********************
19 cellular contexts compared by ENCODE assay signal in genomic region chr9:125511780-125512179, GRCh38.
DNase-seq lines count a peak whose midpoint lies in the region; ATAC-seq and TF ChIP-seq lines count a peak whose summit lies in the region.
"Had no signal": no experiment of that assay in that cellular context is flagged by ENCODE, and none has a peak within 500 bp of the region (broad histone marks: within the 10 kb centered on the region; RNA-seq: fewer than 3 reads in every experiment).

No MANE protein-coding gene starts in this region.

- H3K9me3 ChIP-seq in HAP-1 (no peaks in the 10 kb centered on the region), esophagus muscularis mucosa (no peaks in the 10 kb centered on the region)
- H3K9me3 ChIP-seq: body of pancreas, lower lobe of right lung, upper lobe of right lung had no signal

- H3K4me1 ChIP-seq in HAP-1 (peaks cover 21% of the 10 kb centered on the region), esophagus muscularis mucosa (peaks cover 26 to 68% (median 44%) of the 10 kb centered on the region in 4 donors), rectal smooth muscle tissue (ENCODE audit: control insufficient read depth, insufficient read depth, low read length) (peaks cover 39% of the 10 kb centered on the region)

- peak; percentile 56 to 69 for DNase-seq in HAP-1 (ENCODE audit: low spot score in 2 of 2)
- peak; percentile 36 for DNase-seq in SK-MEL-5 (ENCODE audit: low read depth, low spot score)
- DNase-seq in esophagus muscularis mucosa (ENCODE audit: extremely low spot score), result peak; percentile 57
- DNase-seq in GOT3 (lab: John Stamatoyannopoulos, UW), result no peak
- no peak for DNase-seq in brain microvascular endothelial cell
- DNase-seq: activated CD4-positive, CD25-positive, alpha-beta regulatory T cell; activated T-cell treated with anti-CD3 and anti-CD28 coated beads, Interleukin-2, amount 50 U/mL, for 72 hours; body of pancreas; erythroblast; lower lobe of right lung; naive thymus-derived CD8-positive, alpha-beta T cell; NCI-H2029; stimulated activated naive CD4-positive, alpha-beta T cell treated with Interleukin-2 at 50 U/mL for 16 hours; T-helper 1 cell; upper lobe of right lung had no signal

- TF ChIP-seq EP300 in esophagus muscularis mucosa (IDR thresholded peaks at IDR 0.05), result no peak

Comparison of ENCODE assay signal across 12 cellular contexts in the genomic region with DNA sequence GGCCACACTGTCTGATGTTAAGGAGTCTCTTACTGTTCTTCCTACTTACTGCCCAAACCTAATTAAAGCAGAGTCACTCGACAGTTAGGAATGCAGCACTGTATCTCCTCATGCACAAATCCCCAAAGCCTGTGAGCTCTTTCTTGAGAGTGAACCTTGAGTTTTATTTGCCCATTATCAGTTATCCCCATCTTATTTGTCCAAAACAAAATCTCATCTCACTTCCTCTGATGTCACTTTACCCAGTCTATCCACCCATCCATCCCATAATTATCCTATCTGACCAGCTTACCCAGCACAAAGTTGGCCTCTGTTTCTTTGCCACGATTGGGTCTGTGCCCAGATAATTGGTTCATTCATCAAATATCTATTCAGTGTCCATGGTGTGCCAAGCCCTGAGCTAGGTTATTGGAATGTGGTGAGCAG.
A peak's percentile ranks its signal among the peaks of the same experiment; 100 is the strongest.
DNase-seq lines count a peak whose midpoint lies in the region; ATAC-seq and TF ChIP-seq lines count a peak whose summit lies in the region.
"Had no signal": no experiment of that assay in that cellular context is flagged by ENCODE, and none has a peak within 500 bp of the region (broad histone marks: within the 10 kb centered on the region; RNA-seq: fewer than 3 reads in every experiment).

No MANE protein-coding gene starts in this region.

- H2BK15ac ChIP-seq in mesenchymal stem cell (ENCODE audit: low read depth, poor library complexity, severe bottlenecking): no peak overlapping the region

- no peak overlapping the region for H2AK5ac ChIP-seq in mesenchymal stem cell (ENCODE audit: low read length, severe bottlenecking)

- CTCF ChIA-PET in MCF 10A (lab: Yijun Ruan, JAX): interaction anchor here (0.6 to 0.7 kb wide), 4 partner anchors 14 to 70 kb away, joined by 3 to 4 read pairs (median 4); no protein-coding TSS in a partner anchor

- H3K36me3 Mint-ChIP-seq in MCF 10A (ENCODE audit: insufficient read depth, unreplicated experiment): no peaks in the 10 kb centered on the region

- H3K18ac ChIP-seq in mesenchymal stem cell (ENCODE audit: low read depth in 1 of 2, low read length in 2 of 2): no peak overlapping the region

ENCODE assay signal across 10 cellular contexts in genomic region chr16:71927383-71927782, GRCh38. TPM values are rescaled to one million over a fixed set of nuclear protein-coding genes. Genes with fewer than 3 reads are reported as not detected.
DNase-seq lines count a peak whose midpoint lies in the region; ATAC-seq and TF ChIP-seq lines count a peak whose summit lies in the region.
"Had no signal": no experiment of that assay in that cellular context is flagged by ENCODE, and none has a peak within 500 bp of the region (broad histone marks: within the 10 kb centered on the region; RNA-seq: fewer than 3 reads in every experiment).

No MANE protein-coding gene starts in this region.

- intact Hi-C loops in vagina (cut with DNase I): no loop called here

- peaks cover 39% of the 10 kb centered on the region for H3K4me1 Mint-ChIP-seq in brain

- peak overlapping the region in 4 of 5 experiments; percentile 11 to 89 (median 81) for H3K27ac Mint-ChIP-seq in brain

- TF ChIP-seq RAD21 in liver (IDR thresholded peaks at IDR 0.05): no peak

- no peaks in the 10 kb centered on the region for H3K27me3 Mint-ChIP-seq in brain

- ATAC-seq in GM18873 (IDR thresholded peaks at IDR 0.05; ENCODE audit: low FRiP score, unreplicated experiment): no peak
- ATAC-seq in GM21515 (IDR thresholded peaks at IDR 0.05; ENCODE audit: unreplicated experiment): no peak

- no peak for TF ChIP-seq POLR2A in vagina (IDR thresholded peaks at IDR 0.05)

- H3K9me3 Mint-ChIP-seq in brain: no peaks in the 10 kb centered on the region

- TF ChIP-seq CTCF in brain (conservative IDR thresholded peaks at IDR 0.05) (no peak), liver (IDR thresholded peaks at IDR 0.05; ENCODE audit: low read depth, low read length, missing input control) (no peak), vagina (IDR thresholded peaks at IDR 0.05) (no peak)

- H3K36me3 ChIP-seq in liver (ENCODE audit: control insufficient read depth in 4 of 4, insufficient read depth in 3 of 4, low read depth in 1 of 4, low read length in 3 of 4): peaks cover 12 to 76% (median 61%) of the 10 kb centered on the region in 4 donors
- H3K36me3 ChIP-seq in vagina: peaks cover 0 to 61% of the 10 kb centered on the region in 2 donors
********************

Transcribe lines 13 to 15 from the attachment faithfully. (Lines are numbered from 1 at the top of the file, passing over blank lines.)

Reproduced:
- DNase-seq: activated CD4-positive, CD25-positive, alpha-beta regulatory T cell; activated T-cell treated with anti-CD3 and anti-CD28 coated beads, Interleukin-2, amount 50 U/mL, for 72 hours; body of pancreas; erythroblast; lower lobe of right lung; naive thymus-derived CD8-positive, alpha-beta T cell; NCI-H2029; stimulated activated naive CD4-positive, alpha-beta T cell treated with Interleukin-2 at 50 U/mL for 16 hours; T-helper 1 cell; upper lobe of right lung had no signal

- TF ChIP-seq EP300 in esophagus muscularis mucosa (IDR thresholded peaks at IDR 0.05), result no peak

Comparison of ENCODE assay signal across 12 cellular contexts in the genomic region with DNA sequence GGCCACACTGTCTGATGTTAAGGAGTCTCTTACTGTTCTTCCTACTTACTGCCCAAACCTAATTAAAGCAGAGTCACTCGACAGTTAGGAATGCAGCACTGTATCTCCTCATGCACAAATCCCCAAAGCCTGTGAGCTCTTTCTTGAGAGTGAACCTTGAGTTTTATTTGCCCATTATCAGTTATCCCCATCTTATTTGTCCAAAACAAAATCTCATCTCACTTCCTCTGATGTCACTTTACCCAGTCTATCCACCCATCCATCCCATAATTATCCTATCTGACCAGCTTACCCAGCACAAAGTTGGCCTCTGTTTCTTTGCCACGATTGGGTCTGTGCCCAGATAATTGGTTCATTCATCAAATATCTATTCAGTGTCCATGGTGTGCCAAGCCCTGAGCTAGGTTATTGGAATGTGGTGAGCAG.